French and Malian troops have continued their offensive against Islamist militants in northern Mali, seizing the town of Gao on Saturday and the airport at Timbuktu today. The joint force has encountered relatively little resistance in retaking towns, with the Islamist fighters believed to be retreating to desert hideouts with their vehicles and weapons.
President Mohammed Morsi has declared a state of emergency and a curfew in three Suez Canal cities amidst ongoing protests and clashes between protesters and police. Demonstrations against Morsi began five days ago, but anger intensified on Saturday when a court sentenced several people to death in connection with deadly football riots last year. Since the violence started, nearly 50 people are believed to have been killed. Morsi also called for dialogue with leading opposition politicians starting today, but early responses seemed to snub the president.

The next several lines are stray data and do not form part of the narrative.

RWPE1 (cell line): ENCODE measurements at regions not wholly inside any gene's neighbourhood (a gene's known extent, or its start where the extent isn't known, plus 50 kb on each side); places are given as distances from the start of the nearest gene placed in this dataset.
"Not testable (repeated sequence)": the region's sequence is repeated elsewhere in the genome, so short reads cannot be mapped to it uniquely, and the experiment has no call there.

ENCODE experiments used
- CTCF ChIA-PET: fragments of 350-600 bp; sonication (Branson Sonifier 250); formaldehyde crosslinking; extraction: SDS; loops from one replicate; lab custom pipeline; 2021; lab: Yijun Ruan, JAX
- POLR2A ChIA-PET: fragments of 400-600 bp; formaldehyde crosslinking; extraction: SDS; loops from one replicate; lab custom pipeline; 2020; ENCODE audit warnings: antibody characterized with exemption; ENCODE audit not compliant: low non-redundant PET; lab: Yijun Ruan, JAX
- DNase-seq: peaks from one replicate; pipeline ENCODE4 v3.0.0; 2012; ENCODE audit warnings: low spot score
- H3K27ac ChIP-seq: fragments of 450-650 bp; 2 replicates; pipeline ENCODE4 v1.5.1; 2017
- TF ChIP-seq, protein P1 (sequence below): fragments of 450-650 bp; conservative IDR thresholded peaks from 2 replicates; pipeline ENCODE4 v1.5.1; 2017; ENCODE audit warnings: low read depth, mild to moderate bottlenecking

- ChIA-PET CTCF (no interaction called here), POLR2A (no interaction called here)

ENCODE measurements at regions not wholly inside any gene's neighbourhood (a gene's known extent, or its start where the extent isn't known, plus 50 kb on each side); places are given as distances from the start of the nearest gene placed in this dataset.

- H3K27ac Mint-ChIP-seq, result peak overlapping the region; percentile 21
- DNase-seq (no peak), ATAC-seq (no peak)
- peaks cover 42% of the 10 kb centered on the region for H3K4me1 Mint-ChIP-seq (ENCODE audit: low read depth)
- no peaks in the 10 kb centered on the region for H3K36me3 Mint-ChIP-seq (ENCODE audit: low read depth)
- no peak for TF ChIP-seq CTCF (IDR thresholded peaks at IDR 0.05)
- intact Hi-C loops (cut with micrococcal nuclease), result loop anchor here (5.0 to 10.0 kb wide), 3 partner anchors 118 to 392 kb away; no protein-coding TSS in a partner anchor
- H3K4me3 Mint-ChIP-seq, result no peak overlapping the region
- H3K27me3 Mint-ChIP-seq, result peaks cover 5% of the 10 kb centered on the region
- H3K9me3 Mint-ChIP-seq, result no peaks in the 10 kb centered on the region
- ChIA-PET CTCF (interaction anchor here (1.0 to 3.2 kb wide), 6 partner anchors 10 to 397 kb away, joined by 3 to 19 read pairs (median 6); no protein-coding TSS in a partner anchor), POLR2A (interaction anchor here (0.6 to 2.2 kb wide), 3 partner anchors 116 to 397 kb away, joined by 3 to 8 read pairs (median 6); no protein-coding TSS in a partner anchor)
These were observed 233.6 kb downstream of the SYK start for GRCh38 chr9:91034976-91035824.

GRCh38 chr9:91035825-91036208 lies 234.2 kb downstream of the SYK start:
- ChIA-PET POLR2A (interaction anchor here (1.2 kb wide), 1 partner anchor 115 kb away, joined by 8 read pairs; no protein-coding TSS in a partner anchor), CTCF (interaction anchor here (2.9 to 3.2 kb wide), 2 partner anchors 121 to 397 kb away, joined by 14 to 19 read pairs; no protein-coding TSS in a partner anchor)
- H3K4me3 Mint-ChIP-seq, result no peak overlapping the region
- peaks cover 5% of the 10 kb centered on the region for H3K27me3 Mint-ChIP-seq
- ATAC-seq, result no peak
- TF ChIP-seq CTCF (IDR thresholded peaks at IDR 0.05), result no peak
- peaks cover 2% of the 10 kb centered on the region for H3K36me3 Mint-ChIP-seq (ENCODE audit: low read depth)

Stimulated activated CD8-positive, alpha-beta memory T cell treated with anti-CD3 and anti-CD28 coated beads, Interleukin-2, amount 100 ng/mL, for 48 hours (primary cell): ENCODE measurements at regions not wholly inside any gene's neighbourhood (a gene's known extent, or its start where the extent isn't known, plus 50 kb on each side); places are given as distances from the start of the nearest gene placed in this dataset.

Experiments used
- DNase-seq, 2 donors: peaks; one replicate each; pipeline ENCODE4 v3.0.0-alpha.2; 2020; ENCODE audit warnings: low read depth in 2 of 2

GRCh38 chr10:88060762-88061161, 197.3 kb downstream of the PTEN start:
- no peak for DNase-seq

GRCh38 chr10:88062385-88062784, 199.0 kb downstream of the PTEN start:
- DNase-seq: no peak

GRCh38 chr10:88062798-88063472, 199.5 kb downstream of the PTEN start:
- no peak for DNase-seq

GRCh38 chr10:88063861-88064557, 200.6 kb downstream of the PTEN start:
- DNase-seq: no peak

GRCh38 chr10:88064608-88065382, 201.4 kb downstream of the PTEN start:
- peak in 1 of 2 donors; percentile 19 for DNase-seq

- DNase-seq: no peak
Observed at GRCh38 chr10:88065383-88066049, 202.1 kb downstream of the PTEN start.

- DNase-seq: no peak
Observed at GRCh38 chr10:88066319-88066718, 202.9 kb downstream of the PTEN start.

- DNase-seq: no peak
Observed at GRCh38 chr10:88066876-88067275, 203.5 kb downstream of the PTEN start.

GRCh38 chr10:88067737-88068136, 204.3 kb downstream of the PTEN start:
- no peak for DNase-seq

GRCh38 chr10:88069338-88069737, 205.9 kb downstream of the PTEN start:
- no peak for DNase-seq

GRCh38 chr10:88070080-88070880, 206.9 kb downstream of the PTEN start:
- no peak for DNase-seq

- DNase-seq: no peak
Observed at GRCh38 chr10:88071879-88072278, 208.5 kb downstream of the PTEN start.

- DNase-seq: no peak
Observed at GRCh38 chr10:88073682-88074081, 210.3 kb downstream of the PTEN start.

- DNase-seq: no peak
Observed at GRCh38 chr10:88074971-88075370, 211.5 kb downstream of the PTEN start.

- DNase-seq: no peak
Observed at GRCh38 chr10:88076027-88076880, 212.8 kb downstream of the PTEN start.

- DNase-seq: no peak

Dissident Eritrean soldiers reportedly seized the country’s information ministry and demanded the release of political prisoners last week. Although the situation seems to have been resolved the next day, President Isaias Afewerki’s regime is believed to be one of the most repressive in the world and the incident suggests his grip on power may be weakening.
Below are a few highlights from the past week:
|Africa’s Rise a Myth? Bring on Authoritarian Capitalism Instead...|
|Uganda: Who Pays the Cost when the Aid Stops?|
|An Interview with Bassekou Kouyate|
|Attitudes, Lives and Livelihoods: The Fight for Women's Rights in East Africa|
|The Need for a Sea Change in Africa's Coastal Laws|
All the best,
The Team at Think Africa Press